Despite its new, arguably boundary-pushing rural America setting, my roughly half hour spent playing Far Cry 5 felt very similar to Far Cry 3 and Far Cry 4, though this is to be expected given Ubisoft’s track record in this department.
The next entry in the Far Cry series is already surrounded in controversy and it hasn’t even come out yet, with the game’s modern, rural Montana setting likely hitting a little too close to home for some. It also remains to be seen exactly how the title intends to handle issues of race and gender, especially given its setting, or if it will shy away from delving into these subjects altogether.
Far Cry 5’s shooting remains as accurate and fluid as previous entries in the series, though there’s still an air of floatiness to it that has become a love it or hate it staple of the franchise. It would have been nice to see Ubisoft Montreal tighten the shooting mechanics in Far Cry 5, but unfortunately that doesn’t seem to be the case.
American flags are present nearly everywhere, from rooftops, to backyards, to tabletops and flown from the back of vehicles. Beer bottles are strewn across the floor and while houses aren’t in a state of disrepair, they’re certainly weathered.
It’s fascinating to see French Canadian developer Ubisoft’s vision of rural middle America, though it’s worth noting that the game’s executive producer, Dan Hay, is originally from the United States.
Far Cry 5, however, plays nearly identically to past titles in the series, allowing players to approach stages in different ways, either stealthily or by going in guns-blazing.
The goal of the brief demo I played was to clear a small town of cult members. In one playthrough, which took about 10 minutes, I ran into the centre of the tiny town, was discovered by the cultists, who at the time were harassing regular citizens, and shot down everyone in sight.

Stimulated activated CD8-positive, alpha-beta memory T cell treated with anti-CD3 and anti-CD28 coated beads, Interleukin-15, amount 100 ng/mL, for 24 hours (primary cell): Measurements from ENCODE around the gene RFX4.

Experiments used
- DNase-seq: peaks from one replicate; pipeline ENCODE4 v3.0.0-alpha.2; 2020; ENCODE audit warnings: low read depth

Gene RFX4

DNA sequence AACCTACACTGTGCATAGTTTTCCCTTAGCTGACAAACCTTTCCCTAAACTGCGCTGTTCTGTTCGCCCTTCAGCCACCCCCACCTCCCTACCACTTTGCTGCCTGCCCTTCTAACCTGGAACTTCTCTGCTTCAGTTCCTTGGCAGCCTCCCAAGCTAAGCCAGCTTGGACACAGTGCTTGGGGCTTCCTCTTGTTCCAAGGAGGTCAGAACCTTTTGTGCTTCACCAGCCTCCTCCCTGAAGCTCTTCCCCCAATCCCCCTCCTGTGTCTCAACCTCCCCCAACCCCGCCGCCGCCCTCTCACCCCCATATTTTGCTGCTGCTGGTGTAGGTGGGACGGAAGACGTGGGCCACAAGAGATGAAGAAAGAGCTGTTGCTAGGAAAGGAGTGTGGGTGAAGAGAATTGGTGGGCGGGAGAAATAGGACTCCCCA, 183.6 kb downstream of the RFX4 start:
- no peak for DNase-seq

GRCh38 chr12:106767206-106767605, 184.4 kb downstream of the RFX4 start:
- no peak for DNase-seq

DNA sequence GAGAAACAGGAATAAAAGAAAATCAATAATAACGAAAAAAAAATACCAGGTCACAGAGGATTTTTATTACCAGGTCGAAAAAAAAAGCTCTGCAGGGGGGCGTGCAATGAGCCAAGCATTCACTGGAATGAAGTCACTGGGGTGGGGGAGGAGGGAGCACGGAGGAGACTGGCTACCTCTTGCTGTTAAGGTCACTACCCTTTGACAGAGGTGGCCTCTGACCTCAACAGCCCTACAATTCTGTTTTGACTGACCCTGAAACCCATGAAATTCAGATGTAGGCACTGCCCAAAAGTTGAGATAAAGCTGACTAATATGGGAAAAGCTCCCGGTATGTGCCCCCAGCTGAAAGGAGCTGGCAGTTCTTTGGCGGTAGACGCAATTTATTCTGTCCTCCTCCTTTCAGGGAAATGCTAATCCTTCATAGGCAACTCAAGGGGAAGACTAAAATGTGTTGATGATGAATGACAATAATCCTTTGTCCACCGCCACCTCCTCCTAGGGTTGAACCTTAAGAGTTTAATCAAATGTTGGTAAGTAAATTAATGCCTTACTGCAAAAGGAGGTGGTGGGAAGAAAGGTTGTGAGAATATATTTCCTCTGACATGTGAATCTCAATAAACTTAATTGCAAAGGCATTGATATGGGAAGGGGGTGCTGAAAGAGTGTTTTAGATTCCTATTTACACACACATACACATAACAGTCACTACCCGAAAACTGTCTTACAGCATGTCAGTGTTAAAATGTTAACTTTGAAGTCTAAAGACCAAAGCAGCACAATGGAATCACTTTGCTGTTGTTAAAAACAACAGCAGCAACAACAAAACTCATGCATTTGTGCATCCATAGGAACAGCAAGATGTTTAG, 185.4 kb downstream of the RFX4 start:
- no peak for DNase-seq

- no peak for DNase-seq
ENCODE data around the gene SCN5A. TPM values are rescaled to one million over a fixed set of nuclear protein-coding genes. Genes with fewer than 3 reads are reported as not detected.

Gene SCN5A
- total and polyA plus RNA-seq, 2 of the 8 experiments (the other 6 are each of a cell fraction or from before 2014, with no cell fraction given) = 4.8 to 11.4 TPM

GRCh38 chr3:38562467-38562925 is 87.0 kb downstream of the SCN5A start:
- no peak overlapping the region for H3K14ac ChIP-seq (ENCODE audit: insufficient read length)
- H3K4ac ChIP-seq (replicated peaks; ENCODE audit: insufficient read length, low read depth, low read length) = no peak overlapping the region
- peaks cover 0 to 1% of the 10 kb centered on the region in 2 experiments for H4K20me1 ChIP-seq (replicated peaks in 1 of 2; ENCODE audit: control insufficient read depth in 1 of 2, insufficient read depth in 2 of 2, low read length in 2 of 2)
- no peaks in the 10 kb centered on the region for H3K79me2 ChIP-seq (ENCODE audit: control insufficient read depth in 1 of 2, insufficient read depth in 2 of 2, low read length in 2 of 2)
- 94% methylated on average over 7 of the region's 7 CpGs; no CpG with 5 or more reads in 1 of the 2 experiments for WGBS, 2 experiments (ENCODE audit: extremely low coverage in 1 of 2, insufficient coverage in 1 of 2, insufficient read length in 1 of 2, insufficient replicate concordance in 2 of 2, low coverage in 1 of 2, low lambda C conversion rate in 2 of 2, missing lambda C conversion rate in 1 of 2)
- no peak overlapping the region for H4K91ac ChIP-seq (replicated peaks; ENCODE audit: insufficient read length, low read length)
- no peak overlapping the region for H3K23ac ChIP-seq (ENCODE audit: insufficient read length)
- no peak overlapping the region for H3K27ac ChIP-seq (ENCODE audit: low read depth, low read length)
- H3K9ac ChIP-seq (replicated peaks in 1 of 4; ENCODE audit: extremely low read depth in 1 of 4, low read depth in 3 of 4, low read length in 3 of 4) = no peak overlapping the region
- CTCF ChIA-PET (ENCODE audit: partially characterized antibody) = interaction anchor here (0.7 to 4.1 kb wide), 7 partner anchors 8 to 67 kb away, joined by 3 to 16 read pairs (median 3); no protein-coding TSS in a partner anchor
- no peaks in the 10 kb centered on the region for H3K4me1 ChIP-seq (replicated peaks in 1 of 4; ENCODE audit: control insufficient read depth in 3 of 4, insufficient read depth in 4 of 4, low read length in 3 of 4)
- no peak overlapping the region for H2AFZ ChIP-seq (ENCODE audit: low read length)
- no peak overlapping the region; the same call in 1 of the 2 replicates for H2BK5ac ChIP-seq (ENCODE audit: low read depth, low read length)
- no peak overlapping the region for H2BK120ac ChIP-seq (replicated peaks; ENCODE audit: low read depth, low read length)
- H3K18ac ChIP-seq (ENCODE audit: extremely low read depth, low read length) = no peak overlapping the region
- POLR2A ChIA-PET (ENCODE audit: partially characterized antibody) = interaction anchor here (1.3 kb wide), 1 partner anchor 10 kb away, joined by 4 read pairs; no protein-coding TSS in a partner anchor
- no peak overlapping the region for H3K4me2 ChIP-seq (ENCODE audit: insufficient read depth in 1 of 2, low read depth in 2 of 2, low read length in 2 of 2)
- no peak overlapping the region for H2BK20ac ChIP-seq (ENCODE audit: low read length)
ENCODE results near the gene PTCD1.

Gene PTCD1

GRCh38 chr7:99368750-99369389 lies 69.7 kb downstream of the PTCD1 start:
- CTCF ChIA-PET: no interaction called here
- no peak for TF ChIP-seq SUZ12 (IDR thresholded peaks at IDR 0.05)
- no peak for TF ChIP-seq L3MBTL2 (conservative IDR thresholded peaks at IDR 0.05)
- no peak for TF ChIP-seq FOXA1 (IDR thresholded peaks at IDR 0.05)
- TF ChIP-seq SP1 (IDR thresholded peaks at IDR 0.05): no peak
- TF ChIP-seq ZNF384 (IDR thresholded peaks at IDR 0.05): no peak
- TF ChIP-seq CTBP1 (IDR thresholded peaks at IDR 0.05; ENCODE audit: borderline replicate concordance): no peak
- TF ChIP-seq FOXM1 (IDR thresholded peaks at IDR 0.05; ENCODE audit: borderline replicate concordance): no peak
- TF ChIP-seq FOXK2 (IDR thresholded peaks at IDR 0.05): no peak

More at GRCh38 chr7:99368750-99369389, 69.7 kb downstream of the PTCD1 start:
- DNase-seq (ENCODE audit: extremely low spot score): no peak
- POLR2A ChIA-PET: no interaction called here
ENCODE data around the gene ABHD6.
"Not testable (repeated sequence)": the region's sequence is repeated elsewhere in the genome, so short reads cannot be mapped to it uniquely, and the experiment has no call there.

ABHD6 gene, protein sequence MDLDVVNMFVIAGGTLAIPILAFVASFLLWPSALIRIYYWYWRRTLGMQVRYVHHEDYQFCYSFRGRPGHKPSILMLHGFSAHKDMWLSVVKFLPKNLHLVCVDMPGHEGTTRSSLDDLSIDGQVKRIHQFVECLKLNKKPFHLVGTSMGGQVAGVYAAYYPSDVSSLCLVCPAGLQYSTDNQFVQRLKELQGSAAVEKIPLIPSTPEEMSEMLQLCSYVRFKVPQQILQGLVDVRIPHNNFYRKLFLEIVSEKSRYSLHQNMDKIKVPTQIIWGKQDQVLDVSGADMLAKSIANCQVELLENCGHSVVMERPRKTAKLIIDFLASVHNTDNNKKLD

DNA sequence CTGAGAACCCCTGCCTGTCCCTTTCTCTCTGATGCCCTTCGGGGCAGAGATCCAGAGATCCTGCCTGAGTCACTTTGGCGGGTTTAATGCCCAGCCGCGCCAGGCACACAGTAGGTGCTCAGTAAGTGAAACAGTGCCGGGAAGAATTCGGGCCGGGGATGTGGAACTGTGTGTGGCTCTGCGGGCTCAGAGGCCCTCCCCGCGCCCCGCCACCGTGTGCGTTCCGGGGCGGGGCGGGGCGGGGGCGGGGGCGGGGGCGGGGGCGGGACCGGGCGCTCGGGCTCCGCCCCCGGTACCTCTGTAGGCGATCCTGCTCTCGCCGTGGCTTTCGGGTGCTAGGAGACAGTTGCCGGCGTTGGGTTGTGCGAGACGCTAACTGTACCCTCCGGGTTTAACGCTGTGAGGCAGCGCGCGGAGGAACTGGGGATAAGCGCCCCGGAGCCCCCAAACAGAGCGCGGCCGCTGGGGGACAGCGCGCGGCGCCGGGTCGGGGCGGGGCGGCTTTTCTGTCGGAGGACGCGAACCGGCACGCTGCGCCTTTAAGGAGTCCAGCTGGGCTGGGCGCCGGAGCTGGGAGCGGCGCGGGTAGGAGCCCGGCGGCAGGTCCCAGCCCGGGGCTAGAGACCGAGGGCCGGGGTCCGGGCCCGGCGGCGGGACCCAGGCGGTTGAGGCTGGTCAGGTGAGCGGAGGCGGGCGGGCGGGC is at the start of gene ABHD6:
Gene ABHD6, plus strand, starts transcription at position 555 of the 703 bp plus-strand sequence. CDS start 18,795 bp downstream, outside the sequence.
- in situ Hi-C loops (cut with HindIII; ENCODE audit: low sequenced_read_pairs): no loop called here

In terms of approaching the game from an action-oriented perspective, Far Cry 5 works quite well, but similar to past Far Cry titles, it’s also possible to play the game stealthily, though I wasn’t very successful when attempting this approach.
To accomplish this, I grabbed a sniper rifle and tried to take out enemies from afar, though I was quickly detected by a stained tank top clad foe standing near a rusted car. Then, the stealth side of the experience fell apart. I rushed as quickly as I could into a nearby house in an attempt to hide and crouched in a corner, but wasn’t able to remain undetected long enough for the game’s stealth meter to empty.
The demo I tested out was focused on showing off the game’s support characters, each with their own strengths and weaknesses. For example, Boomer, a dog, is a stealthy companion and is capable of identifying enemies and also picking them off. Grace, on the other hand, is a long range sniper, and is able to take down foes from afar. Finally, Nick, a pilot, drops bombs from his biplane, dispatching large groups of enemies from the sky.
Different companions also work better with varying play styles. For example, during my full-frontal assault attempt, Nick came in handy when I was pinned down. When I attempted a stealth approach, Grace’s ability to pick off enemies from afar, as well as reviving me when I was down, became extremely useful.
I played an extremely small portion of Far Cry 5, but walked away impressed with the experience. The title’s true test will be whether or is has changed up Far Cry’s formula enough to remain compelling. It’s unclear if the series patented tower structure, weapon upgrade and foraging mechanics, remain the same as they have in past entries in the series.
There’s a tremendous amount of opportunity with Far Cry’s story to create a focused and inventive narrative, something past entries in the franchise haven’t been able to do.
Ubisoft didn’t reveal exactly how many companions will be included in Far Cry 5 or provide more information regarding its cultist-focused plot.
Far Cry 5 is set to be released on Xbox One and PlayStation 4 on February 27th.